Dagher recognized as 2021 Academic Pioneer Award recipient from the American Composites Manufacturers Association

Habib Dagher, executive director of the University of Maine Advanced Structures and Composites Center, is the inaugural recipient of the 2021 Academic Pioneer Award from the American Composites Manufacturers Association (ACMA). Dagher and the Advanced Structures and Composites Center team were honored in person at ACMA’s Membership Awards Ceremony and Reception on Oct. 18 in Dallas.

New in 2021, the Academic Pioneer Award recognizes individuals in academia with original, visionary and innovative ideas that have been scientifically investigated, tested and demonstrated to advance composites technology. More information about the ACMA awards is online.  

Founded in 1979, ACMA is the world’s largest composites industry trade group of manufacturers, material and equipment suppliers, distributors, academia and end users, and is dedicated to growing the composites market.

“I am humbled and honored to have been selected as the first recipient of the Academic Pioneer in Composites Award from the ACMA,” Dagher said. “This award belongs to the exceptionally talented team of faculty, staff and thousands of students who have worked at the Advanced Structures and Composites Center over the past 25 years. One of our core values at the center is teamwork, that none of us is as smart as all of us, and this award is for the ASCC team.”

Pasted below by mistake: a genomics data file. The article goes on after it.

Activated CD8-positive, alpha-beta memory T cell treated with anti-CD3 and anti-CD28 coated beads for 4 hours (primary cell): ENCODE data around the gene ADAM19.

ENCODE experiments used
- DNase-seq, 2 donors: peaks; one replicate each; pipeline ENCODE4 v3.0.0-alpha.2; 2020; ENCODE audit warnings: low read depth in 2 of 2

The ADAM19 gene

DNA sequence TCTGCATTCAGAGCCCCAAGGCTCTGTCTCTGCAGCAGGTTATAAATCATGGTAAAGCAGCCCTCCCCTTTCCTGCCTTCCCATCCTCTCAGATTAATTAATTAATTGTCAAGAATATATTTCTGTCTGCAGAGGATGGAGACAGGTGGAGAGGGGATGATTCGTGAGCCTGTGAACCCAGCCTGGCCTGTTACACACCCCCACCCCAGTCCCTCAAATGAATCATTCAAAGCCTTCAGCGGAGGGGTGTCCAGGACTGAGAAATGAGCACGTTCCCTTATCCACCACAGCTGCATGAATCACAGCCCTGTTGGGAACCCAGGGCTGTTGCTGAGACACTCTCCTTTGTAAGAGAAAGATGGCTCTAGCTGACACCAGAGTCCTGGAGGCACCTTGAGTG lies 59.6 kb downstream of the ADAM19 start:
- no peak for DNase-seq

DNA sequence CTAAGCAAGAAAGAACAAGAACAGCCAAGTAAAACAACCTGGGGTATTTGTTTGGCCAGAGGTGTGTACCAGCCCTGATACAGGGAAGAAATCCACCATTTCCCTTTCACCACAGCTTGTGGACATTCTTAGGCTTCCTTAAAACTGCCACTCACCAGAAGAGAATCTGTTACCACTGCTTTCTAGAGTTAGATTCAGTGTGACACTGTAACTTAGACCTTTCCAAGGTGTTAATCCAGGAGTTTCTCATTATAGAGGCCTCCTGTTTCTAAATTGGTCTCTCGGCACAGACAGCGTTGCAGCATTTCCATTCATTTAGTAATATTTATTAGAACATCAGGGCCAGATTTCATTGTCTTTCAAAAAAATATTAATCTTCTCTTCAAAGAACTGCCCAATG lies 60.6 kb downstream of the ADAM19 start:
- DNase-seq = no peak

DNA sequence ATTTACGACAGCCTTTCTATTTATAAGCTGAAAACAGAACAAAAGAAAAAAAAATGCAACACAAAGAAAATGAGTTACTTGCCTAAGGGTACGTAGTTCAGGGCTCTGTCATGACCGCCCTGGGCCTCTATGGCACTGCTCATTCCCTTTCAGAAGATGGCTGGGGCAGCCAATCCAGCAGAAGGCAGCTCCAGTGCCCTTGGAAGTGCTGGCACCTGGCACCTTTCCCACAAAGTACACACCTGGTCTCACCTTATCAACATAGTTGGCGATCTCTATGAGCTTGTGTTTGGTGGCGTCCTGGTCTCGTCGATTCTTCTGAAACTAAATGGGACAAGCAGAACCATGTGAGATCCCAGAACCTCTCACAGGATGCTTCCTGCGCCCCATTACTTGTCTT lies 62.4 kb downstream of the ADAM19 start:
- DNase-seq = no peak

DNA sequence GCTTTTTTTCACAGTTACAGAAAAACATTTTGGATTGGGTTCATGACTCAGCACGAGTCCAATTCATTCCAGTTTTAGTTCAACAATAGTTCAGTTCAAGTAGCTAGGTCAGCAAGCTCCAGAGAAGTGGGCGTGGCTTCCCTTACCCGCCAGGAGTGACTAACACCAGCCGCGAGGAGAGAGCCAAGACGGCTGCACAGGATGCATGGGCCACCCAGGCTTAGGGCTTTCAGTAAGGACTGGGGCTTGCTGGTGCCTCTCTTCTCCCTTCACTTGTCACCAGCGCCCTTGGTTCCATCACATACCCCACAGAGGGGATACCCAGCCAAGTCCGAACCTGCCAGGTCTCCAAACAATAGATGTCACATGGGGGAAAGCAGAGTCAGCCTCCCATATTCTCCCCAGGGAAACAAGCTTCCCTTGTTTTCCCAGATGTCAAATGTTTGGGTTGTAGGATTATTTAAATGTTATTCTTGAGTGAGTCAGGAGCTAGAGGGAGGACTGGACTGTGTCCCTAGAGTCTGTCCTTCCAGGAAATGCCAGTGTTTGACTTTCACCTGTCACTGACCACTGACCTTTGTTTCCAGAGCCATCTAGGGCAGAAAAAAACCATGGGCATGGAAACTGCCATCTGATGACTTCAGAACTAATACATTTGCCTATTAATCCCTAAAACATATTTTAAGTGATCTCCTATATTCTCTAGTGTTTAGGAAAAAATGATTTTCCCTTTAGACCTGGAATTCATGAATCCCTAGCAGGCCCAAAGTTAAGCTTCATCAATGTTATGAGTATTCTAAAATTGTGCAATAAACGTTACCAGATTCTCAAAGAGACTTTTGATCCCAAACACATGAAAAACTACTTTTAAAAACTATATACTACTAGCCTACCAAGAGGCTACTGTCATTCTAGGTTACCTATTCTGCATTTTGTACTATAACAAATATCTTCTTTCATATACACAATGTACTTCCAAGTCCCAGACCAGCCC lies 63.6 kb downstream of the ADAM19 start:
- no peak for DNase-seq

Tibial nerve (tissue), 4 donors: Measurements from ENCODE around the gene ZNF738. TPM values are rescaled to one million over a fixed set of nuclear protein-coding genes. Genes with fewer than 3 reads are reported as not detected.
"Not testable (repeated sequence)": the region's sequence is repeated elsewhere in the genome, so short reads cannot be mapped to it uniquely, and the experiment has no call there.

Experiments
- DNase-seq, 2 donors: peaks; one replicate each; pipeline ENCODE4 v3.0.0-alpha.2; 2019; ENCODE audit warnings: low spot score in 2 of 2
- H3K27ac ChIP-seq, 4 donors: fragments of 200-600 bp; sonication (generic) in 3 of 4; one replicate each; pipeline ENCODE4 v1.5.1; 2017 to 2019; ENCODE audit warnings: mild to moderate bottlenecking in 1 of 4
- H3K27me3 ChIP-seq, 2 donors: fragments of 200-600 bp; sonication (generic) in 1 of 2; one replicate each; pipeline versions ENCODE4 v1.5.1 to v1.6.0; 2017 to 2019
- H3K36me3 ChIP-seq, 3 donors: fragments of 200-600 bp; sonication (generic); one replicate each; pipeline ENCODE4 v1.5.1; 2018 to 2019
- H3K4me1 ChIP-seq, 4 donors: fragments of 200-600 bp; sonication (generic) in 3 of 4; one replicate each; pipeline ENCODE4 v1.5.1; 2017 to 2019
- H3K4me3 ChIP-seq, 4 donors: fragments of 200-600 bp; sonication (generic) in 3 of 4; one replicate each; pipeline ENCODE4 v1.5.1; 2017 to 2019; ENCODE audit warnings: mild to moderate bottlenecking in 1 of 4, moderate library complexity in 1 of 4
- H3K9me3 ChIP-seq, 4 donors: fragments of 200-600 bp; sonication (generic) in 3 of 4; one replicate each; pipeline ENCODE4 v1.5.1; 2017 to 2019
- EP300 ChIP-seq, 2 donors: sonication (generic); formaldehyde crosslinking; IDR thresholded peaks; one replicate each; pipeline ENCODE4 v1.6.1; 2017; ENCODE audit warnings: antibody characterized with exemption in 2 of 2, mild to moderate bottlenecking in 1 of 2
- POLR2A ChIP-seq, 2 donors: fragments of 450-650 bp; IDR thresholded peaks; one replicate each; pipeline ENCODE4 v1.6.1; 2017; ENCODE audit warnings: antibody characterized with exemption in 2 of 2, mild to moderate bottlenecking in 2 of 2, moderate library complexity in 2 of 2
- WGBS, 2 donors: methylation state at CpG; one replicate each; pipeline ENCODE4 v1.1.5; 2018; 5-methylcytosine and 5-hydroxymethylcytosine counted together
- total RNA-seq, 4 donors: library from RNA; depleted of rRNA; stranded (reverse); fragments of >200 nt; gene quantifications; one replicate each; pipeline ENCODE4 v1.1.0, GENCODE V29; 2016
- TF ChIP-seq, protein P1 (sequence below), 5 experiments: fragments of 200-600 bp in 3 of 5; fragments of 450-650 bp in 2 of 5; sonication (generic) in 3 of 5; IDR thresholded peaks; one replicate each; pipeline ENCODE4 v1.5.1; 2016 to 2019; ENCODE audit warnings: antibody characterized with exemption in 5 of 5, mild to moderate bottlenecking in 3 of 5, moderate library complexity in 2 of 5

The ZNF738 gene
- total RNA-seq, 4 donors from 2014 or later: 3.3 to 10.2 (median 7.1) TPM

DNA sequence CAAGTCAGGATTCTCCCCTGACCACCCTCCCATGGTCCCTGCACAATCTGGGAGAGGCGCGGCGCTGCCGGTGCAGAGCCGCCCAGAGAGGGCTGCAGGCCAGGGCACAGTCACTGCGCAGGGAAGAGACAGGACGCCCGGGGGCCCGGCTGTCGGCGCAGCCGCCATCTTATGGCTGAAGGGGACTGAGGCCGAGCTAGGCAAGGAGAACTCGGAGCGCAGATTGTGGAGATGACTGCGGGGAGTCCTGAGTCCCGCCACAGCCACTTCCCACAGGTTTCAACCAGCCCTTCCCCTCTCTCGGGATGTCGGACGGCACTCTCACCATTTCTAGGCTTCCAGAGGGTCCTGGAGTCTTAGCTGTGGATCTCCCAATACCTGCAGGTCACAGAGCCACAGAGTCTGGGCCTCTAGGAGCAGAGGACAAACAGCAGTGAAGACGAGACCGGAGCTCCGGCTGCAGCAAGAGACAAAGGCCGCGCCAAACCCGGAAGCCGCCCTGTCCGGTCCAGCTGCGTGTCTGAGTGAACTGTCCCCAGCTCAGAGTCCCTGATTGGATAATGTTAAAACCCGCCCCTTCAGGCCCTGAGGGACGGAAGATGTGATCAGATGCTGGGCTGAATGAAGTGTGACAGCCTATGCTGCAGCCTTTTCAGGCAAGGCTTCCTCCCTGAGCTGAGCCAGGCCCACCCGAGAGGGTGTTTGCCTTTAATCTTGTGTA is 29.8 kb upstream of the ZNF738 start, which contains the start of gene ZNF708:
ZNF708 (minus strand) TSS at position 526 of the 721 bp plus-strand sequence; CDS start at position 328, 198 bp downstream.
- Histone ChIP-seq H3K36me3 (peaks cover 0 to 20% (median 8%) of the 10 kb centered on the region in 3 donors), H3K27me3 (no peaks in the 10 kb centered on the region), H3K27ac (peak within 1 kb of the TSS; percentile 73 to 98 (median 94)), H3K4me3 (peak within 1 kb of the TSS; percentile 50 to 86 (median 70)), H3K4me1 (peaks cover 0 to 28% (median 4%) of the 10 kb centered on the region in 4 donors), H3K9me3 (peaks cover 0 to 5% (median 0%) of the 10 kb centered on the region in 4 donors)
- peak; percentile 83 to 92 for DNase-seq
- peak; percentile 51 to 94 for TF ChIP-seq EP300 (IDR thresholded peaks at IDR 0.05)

The Academic Pioneer Award recognizes Dagher’s leadership in advancing next-generation composite materials that are lighter and more durable, with a smaller carbon footprint. Examples include the award-winning composite arch bridge system known as Bridge in a Backpack, the commercialized composite bridge girder system known as GBeams, the Modular Ballistic Protection System that has been fielded by the U.S. Department of Defense, the Mark V.1 U.S. Navy Seals all-composites vessel, and the patented VolturnUS floating wind turbine technology that has attracted over $150 million in private and public investment.